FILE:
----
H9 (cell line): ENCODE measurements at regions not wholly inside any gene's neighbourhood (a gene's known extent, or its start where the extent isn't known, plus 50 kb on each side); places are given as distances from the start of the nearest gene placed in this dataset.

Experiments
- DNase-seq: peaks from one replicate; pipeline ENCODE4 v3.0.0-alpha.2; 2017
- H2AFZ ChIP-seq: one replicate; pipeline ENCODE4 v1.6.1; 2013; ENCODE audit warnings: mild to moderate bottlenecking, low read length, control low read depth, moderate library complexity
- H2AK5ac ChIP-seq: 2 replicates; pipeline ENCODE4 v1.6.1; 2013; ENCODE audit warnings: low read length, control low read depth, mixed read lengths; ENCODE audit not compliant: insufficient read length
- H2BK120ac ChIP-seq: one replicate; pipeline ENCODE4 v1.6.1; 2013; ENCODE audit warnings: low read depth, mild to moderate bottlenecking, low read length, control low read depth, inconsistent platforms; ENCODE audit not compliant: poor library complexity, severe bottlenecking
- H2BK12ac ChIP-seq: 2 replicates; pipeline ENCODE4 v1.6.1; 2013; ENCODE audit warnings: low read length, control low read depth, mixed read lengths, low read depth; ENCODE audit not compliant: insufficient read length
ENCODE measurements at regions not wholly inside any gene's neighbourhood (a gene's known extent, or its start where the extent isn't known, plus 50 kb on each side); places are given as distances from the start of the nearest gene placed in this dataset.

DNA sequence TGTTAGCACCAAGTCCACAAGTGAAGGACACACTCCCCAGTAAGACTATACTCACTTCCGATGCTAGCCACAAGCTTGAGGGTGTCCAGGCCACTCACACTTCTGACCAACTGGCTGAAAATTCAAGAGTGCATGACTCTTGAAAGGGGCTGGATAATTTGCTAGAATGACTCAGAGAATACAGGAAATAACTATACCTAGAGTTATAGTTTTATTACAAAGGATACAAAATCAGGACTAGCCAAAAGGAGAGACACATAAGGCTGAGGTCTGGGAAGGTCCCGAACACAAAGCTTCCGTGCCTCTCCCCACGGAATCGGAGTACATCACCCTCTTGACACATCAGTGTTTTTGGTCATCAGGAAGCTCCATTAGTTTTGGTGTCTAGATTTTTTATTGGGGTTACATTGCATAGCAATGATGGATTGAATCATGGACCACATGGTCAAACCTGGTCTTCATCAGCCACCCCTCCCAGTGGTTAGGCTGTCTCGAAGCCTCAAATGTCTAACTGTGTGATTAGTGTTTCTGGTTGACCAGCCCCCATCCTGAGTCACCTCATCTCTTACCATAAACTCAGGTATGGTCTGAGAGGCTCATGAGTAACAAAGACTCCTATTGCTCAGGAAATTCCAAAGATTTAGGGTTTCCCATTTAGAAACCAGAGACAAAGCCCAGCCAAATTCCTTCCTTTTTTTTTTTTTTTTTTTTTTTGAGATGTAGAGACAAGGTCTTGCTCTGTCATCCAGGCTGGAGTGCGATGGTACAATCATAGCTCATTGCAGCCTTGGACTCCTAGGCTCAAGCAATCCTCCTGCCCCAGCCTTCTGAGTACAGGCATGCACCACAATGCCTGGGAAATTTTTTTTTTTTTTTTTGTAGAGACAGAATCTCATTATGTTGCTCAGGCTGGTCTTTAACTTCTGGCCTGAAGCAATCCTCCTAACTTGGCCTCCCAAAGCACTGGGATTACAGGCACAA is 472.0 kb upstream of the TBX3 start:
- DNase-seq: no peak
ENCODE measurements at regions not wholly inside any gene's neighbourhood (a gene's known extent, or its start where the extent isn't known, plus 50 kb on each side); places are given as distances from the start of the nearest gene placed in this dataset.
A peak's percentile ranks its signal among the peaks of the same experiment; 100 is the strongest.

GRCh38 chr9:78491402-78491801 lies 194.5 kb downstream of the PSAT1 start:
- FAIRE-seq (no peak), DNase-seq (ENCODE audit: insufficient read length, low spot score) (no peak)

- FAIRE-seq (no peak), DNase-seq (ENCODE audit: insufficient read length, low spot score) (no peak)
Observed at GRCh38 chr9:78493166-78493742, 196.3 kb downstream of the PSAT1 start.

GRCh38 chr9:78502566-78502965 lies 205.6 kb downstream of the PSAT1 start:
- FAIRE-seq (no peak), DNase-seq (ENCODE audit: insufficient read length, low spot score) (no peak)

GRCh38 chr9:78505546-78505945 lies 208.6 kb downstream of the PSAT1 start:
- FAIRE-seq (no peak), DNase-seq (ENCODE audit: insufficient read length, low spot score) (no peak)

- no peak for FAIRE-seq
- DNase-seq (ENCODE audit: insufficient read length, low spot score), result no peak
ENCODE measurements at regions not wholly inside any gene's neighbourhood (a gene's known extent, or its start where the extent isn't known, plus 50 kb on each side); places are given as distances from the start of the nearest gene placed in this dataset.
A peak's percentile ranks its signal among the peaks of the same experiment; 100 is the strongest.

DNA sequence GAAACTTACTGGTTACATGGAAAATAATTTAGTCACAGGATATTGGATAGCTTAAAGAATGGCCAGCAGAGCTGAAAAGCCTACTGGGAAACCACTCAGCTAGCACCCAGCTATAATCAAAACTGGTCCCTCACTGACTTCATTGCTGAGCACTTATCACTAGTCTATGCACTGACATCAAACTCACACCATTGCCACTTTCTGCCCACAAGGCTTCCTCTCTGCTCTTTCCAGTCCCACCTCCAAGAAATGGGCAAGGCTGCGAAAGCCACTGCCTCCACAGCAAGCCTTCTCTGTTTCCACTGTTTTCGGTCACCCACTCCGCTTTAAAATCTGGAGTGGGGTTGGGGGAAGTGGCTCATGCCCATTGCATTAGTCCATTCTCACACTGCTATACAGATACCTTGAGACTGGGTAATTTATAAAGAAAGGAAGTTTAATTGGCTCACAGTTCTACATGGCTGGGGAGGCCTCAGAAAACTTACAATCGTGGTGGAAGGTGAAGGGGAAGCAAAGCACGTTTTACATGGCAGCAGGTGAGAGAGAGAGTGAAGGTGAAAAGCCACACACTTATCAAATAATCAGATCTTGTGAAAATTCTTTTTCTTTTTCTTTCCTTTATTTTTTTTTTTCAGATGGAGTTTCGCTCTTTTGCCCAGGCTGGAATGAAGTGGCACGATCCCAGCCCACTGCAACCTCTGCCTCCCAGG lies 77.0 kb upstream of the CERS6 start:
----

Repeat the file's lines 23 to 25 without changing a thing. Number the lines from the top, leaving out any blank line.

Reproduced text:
ENCODE measurements at regions not wholly inside any gene's neighbourhood (a gene's known extent, or its start where the extent isn't known, plus 50 kb on each side); places are given as distances from the start of the nearest gene placed in this dataset.
A peak's percentile ranks its signal among the peaks of the same experiment; 100 is the strongest.

DNA sequence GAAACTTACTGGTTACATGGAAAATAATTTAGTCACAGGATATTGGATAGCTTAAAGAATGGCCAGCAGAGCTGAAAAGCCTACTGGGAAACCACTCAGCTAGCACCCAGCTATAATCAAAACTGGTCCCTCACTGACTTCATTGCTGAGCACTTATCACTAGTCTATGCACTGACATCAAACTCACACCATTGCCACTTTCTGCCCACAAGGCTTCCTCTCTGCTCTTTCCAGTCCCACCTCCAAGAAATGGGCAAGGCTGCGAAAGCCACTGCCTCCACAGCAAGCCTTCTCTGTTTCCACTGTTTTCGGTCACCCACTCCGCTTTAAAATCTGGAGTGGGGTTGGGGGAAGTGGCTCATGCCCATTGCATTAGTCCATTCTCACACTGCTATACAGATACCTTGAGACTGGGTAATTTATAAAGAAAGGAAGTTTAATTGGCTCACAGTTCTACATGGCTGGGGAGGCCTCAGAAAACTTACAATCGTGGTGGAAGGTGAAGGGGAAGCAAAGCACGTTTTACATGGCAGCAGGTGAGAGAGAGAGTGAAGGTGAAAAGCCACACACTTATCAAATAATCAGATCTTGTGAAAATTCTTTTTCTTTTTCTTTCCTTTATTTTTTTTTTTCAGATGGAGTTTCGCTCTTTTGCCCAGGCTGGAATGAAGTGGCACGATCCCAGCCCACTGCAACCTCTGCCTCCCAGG lies 77.0 kb upstream of the CERS6 start: